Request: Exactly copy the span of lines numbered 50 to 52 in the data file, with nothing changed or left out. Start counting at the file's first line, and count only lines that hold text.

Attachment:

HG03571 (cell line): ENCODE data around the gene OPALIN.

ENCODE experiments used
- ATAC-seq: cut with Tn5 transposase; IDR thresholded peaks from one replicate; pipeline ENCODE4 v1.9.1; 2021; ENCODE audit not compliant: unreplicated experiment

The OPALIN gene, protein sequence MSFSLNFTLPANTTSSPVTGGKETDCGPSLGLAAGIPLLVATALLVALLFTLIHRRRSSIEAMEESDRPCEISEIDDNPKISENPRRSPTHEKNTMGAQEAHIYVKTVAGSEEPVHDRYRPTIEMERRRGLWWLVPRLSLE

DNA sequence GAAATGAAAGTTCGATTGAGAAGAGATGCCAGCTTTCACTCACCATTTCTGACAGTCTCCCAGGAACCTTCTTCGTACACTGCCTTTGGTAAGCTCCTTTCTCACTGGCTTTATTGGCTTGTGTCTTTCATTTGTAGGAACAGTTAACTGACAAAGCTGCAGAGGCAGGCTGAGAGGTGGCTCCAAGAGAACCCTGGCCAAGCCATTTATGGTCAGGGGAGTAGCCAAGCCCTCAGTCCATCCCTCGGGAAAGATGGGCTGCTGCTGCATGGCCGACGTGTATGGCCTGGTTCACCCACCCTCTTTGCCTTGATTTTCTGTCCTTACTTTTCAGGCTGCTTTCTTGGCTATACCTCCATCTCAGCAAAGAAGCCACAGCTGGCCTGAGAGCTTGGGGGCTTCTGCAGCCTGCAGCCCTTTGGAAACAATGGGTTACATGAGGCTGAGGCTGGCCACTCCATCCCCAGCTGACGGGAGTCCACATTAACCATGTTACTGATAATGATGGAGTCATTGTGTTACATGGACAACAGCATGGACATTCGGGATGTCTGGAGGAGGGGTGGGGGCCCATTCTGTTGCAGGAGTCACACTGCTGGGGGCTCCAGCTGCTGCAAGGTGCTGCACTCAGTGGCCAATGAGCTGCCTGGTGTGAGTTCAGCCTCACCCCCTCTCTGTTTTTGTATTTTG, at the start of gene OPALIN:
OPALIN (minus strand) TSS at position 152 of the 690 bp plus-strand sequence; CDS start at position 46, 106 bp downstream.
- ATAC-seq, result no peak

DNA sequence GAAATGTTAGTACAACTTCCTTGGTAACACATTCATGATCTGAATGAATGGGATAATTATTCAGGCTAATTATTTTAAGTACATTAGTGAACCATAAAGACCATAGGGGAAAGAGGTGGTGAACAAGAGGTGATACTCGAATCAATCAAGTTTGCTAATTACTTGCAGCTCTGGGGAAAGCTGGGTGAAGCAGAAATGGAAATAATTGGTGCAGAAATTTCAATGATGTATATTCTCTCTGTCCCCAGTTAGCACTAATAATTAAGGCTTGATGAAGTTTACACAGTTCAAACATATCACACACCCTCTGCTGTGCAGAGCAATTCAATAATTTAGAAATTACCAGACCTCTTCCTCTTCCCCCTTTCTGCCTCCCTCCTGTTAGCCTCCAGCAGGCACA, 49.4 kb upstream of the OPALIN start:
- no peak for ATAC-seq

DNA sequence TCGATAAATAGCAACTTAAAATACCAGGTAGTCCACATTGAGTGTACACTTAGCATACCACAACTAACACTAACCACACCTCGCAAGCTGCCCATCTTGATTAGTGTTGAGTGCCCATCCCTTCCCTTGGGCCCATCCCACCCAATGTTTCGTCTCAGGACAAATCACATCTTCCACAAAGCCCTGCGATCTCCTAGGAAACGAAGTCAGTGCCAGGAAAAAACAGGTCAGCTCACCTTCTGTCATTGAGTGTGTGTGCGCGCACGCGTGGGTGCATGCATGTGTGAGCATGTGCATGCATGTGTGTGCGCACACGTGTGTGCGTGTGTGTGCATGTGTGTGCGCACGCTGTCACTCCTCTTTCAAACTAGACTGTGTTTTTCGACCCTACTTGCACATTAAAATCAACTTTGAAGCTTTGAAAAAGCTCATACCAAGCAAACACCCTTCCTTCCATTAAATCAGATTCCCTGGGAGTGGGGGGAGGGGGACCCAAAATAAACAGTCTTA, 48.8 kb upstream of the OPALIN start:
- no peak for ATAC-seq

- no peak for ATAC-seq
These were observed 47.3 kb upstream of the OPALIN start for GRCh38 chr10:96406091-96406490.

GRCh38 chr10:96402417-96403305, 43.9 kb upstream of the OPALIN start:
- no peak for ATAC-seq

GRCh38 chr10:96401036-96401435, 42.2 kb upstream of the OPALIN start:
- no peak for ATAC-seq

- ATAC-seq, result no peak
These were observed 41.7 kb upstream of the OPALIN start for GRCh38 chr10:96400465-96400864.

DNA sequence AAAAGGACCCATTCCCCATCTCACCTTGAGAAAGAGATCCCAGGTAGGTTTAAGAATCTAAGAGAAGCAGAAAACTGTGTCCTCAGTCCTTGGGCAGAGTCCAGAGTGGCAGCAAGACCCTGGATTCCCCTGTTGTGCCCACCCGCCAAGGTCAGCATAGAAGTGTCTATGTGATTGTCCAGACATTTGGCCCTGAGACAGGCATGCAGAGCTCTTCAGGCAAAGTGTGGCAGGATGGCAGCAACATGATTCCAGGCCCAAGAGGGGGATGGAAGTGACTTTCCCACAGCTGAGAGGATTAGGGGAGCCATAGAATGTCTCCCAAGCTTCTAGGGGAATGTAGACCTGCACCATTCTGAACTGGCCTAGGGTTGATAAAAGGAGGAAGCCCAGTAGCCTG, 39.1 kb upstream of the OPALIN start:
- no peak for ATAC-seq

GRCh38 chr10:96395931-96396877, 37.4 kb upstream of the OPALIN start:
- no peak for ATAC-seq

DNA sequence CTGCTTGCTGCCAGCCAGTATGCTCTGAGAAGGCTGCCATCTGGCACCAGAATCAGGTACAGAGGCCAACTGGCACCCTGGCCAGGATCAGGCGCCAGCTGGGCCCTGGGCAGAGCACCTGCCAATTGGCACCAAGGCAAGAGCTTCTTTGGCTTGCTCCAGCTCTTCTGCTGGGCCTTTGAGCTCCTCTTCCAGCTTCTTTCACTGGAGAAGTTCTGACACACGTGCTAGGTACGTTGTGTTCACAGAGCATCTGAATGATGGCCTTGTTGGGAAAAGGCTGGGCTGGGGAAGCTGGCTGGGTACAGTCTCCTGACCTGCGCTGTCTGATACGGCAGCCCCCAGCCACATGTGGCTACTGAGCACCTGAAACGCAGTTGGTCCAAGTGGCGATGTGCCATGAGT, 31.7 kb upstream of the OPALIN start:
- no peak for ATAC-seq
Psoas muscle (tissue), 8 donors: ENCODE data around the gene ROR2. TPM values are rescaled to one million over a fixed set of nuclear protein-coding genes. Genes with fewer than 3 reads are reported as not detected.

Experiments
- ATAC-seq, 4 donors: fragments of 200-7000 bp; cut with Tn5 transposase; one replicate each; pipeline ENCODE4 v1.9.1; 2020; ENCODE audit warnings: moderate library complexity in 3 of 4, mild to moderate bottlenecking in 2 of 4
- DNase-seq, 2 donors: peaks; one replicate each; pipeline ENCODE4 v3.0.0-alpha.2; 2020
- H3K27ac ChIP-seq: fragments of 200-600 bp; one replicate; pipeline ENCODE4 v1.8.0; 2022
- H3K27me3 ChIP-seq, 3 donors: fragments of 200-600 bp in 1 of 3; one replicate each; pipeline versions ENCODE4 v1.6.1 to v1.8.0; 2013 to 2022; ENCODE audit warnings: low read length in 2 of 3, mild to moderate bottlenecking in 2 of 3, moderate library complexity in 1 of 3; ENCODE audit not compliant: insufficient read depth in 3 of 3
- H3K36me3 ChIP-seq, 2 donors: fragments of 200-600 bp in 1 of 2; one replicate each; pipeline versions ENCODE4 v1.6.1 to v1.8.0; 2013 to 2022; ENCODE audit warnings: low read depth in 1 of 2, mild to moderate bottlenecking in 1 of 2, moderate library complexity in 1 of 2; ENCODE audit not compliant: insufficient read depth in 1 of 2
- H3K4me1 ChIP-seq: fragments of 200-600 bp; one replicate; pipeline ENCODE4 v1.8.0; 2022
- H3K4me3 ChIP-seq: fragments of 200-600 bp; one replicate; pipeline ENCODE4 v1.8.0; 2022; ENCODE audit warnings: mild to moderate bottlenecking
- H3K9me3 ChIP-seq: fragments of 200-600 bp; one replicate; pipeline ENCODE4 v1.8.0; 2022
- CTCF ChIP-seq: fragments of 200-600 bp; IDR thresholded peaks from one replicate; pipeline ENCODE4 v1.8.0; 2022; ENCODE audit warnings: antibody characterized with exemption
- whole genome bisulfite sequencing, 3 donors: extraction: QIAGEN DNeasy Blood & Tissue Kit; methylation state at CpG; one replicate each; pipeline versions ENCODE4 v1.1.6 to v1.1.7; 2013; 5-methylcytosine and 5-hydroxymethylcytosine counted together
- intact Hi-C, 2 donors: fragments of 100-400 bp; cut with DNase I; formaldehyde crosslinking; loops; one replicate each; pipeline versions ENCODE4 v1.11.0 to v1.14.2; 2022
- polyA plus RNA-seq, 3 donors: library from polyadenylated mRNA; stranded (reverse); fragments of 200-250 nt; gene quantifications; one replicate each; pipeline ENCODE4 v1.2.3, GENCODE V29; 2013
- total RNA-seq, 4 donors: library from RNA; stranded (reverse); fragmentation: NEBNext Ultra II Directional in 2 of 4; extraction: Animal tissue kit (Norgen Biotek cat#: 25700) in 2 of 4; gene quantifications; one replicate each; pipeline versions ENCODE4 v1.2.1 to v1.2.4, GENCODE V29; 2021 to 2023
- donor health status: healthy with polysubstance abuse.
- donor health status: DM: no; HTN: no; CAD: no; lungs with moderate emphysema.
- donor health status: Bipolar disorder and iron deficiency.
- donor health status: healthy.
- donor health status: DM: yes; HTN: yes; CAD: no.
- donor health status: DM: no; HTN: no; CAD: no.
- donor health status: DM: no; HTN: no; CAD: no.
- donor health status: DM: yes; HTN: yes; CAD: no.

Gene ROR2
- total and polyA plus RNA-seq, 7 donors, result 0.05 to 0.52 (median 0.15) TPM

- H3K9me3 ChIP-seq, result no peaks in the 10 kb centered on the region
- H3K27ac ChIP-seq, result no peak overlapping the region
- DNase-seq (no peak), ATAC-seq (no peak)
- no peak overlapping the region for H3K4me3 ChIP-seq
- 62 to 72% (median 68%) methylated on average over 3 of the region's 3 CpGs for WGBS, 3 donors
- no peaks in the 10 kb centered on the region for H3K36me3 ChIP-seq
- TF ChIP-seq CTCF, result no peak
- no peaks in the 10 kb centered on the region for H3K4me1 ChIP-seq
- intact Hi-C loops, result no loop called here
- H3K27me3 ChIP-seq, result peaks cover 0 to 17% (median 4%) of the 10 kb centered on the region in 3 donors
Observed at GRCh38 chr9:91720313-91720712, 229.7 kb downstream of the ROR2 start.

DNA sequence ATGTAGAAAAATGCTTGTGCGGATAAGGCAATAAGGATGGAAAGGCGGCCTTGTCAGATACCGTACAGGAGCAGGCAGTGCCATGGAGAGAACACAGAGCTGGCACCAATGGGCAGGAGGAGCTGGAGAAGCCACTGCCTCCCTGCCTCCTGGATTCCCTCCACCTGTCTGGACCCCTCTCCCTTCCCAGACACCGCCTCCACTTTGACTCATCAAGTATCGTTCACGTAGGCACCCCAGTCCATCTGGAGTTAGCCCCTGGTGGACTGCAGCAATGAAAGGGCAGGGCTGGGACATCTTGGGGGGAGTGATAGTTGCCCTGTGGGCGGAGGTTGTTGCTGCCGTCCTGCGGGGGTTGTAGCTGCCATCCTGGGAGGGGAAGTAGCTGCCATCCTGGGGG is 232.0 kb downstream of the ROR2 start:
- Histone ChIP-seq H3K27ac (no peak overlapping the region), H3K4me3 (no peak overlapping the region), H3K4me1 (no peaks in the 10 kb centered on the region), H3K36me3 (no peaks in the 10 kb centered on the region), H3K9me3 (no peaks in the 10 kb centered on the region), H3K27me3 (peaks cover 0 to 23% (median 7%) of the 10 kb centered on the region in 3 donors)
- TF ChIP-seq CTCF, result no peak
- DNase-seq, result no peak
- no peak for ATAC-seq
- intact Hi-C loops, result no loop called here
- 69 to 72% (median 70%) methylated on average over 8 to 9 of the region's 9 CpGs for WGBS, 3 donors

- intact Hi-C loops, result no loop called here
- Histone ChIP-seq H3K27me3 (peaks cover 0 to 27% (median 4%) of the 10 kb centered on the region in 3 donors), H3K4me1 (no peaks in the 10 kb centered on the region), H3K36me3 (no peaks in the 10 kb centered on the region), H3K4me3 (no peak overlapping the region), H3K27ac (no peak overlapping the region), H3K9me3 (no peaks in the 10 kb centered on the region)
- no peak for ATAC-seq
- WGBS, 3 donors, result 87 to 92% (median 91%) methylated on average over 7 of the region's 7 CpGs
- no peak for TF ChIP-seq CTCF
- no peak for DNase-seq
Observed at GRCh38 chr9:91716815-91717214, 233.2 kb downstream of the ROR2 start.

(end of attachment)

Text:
- total and polyA plus RNA-seq, 7 donors, result 0.05 to 0.52 (median 0.15) TPM

- H3K9me3 ChIP-seq, result no peaks in the 10 kb centered on the region
- H3K27ac ChIP-seq, result no peak overlapping the region